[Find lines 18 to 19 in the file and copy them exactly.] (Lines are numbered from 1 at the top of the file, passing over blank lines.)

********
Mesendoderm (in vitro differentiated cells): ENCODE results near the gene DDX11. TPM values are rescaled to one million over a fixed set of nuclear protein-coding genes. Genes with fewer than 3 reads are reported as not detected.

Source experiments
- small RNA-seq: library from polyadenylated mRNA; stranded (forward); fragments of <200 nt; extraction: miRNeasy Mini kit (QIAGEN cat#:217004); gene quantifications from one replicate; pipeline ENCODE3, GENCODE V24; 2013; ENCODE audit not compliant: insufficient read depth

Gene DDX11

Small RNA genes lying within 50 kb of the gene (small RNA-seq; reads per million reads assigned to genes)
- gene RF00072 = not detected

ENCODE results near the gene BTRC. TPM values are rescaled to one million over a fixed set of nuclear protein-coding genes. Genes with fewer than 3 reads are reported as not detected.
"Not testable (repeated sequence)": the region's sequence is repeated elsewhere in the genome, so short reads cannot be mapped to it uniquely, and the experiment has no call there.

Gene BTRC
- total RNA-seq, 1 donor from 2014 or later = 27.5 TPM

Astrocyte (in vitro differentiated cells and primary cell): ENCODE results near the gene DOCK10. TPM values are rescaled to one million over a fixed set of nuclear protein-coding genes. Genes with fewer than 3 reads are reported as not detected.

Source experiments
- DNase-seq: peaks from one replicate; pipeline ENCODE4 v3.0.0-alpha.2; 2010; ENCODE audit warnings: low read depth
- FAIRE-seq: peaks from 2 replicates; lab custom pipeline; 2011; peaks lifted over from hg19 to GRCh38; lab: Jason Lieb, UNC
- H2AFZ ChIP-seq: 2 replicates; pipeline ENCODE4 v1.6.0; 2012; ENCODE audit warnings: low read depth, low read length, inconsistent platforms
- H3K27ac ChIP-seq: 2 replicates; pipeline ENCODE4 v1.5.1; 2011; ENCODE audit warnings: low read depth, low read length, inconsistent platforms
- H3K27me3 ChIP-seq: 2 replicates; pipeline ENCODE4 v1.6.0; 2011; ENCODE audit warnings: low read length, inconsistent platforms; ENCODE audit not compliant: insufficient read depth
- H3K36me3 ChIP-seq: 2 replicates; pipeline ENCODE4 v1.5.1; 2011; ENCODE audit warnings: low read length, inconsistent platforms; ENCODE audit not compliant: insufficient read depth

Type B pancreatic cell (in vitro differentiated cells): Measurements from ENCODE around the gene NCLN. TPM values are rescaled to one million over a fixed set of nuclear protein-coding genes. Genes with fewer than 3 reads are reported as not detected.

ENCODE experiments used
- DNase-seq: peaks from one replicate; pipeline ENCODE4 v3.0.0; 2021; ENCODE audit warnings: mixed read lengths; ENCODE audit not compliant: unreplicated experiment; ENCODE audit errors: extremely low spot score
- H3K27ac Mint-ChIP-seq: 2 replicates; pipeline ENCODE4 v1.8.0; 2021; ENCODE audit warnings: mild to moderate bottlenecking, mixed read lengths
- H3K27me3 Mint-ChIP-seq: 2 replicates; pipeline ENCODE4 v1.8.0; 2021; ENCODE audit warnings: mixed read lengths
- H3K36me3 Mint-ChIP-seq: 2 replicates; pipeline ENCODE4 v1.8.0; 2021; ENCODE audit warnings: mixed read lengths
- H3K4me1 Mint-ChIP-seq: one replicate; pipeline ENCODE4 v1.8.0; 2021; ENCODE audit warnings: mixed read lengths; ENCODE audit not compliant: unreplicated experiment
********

- H3K36me3 ChIP-seq: 2 replicates; pipeline ENCODE4 v1.5.1; 2011; ENCODE audit warnings: low read length, inconsistent platforms; ENCODE audit not compliant: insufficient read depth

Type B pancreatic cell (in vitro differentiated cells): Measurements from ENCODE around the gene NCLN. TPM values are rescaled to one million over a fixed set of nuclear protein-coding genes. Genes with fewer than 3 reads are reported as not detected.